If you’re an American women, over the age of 30, there is a good chance that you will develop fibroids at some point in your life. If you’re a black woman, you’re even more susceptible. Fibroids are interesting. We don’t know for sure what causes them though estrogen seems to stimulate growth. I know, you may be thinking, wow, that’s one more thing to add to the list of possible female health issues, but before you get discouraged let’s talk about what we do know.
What are Fibroids really?
Fibroids are non cancerous tumors that originate from the smooth cells of the uterus. They can be as small as a pea or as large as a melon and are often undetectable. Some women have fibroids and don’t realize it. They can do a good job of keeping themselves hidden. For example, if fibroids are small and you have no symptoms, you may only be aware of the them after a pelvic exam. In other cases, the symptoms are pretty prevalent, causing women to complain of a variety of symptoms such as heaviness at the bottom of the abdomen, heavy menstrual periods, frequent urination, and abdominal bloating and distention.
Bleeding through clothing, going through tons of pads and tampons, and trying to plan activities around menstrual cycles is often times what frustrates women to the point of seeing a doctor. In addition, fibroids can cause other health problems like anemia; bladder and kidney problems; and may change the shape of the uterus causing problems with pregnancy.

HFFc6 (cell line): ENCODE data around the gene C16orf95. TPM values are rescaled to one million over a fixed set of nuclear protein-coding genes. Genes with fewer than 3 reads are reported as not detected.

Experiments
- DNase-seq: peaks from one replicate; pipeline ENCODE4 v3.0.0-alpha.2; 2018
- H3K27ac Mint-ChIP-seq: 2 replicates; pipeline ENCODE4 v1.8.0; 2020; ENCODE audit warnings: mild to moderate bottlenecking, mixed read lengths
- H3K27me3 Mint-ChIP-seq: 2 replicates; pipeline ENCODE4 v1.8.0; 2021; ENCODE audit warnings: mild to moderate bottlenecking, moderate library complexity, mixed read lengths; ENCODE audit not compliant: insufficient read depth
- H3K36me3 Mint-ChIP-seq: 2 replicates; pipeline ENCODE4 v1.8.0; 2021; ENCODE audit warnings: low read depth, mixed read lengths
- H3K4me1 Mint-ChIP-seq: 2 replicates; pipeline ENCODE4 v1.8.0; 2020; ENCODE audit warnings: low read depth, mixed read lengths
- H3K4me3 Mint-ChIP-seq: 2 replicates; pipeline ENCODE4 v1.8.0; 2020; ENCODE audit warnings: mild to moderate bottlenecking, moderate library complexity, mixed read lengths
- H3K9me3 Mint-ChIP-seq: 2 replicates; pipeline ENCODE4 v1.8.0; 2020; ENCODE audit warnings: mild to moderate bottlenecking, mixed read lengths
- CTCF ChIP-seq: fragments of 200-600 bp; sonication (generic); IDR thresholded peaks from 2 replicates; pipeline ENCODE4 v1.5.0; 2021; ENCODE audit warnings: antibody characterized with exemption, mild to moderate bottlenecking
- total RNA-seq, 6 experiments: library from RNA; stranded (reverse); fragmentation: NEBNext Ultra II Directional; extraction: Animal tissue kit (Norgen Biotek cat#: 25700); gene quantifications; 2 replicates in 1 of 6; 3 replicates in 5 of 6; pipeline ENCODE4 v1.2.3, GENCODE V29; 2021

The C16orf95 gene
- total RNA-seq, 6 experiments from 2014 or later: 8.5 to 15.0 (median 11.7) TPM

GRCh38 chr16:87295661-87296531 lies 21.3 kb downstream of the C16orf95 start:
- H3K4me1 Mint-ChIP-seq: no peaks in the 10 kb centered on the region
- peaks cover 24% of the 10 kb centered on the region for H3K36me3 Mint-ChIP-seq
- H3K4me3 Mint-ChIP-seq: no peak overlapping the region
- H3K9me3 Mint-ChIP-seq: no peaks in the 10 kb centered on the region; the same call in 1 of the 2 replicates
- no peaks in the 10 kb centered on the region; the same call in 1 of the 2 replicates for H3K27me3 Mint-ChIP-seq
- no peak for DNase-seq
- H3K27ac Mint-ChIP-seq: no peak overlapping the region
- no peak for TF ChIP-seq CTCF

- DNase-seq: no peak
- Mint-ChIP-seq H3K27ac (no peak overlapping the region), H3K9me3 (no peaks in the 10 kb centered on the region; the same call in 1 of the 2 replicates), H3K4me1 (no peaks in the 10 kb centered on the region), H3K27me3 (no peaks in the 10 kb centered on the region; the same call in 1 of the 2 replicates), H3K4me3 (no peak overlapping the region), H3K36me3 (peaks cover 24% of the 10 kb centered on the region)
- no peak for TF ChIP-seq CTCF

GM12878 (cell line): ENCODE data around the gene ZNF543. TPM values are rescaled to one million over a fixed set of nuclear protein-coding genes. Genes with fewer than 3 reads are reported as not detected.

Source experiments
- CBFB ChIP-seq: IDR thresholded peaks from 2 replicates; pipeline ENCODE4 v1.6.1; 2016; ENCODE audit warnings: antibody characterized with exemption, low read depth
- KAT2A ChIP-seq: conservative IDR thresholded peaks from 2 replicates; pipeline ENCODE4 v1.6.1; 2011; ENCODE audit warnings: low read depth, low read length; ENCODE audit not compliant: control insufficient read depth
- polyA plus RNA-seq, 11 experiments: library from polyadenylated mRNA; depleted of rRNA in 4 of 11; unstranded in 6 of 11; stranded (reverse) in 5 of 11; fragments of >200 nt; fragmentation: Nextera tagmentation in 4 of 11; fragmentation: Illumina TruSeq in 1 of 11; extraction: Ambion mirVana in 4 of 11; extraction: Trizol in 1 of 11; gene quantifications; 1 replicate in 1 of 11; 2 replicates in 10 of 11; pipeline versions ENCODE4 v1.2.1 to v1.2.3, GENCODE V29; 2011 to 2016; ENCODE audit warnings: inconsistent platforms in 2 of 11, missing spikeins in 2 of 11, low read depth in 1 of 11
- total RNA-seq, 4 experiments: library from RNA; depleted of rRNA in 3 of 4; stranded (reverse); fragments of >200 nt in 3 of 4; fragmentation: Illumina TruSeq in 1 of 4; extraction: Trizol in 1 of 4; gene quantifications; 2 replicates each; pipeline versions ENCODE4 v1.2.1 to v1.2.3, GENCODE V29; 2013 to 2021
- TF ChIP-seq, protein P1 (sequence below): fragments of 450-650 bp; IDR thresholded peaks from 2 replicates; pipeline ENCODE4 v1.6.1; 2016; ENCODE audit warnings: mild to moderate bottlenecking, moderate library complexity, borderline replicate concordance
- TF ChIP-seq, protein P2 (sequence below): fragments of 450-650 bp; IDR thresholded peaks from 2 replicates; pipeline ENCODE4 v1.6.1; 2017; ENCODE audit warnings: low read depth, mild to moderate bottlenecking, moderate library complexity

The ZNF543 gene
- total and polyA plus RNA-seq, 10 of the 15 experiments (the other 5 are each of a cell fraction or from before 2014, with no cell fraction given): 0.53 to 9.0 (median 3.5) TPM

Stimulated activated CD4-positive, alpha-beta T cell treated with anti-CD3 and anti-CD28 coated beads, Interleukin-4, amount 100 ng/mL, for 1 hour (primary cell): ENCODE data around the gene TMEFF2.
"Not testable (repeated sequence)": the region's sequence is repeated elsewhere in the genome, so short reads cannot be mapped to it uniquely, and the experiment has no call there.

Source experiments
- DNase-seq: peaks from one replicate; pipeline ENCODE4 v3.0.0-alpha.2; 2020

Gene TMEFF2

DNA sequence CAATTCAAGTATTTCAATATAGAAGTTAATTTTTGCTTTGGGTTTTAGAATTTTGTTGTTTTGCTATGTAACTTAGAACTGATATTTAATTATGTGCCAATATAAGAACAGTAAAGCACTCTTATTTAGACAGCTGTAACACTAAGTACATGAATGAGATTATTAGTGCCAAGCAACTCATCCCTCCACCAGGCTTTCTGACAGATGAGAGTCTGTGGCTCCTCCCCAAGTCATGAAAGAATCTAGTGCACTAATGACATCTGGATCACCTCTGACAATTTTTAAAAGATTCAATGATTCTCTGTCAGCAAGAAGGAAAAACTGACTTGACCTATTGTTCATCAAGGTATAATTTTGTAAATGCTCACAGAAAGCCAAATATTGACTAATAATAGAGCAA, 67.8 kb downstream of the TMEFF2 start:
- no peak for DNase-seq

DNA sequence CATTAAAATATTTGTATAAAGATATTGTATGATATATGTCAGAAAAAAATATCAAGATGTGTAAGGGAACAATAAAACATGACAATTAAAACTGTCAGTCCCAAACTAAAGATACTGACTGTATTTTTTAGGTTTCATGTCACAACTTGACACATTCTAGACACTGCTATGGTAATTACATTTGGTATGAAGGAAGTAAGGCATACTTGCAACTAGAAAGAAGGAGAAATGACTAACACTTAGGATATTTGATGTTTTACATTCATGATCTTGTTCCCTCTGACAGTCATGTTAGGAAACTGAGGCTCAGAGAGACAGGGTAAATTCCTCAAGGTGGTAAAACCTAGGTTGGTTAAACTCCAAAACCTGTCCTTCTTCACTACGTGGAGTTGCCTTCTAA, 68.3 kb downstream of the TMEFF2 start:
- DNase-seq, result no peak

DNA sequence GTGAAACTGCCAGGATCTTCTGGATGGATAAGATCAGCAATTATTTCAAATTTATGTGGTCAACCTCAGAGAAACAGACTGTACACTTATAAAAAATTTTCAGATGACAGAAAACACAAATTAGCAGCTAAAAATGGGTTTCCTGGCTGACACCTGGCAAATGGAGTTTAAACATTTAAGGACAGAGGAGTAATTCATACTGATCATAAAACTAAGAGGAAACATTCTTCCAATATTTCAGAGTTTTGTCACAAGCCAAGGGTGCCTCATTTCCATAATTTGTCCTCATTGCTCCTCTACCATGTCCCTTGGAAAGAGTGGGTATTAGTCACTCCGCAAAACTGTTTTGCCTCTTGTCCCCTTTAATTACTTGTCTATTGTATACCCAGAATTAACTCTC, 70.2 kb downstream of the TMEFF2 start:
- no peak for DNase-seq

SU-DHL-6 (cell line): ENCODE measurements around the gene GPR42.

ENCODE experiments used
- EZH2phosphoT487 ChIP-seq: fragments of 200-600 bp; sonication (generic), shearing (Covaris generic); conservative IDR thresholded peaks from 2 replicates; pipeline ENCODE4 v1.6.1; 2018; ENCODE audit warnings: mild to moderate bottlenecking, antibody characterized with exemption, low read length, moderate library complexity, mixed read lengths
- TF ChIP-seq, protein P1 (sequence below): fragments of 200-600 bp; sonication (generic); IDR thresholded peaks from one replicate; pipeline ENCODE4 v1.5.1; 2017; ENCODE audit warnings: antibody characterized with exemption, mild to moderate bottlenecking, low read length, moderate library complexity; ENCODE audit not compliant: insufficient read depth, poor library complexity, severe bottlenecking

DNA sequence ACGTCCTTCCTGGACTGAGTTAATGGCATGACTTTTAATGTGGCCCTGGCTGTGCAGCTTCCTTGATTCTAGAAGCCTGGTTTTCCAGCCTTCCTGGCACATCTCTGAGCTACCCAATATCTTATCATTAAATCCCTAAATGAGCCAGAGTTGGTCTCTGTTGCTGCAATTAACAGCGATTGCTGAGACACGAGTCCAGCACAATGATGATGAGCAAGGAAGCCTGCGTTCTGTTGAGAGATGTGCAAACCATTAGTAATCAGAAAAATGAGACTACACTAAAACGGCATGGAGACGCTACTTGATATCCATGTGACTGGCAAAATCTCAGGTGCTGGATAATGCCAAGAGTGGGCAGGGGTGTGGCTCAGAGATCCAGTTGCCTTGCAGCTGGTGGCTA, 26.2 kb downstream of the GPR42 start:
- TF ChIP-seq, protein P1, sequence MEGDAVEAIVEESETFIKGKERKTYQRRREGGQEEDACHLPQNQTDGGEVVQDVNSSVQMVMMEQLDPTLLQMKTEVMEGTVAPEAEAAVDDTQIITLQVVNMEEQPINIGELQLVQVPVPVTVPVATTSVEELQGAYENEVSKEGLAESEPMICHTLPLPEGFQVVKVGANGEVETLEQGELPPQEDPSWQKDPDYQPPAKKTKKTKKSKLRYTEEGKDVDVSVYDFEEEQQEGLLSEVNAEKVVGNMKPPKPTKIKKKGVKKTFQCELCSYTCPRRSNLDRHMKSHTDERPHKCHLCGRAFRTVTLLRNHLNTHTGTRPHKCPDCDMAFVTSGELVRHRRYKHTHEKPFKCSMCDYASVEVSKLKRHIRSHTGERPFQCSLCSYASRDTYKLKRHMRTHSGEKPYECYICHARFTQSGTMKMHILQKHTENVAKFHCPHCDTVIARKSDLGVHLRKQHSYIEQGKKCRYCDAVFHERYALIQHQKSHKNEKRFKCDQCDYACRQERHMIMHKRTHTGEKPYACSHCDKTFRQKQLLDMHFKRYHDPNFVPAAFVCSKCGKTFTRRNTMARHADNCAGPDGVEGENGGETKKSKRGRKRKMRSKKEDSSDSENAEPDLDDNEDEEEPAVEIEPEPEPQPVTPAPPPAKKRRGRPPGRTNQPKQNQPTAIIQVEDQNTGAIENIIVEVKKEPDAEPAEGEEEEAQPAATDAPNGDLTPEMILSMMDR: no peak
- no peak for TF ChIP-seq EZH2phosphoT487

The Good News
While fibroids can be a royal pain for many women, there is good news- fibroids rarely become cancerous. More good news is that there are a variety of treatment options for you and your doctor to consider, which might include:
1) Natural options (dietary, herbal)
2) Conventional Therapy (hormones and surgery)
3) Laparoscopic Myomectomy
4) Open Myomectomy
5) Hysteroscopic resection
6) Fibroid Coagulation
7) Uterine Artery Embolization (UAE)
As you can see, the options span the spectrum from natural treatments such as dietary modifications and herbal remedies to conventional treatments such as hormones and surgery. Together, you and your health provider can decide on the best course of treatment based on your specific needs.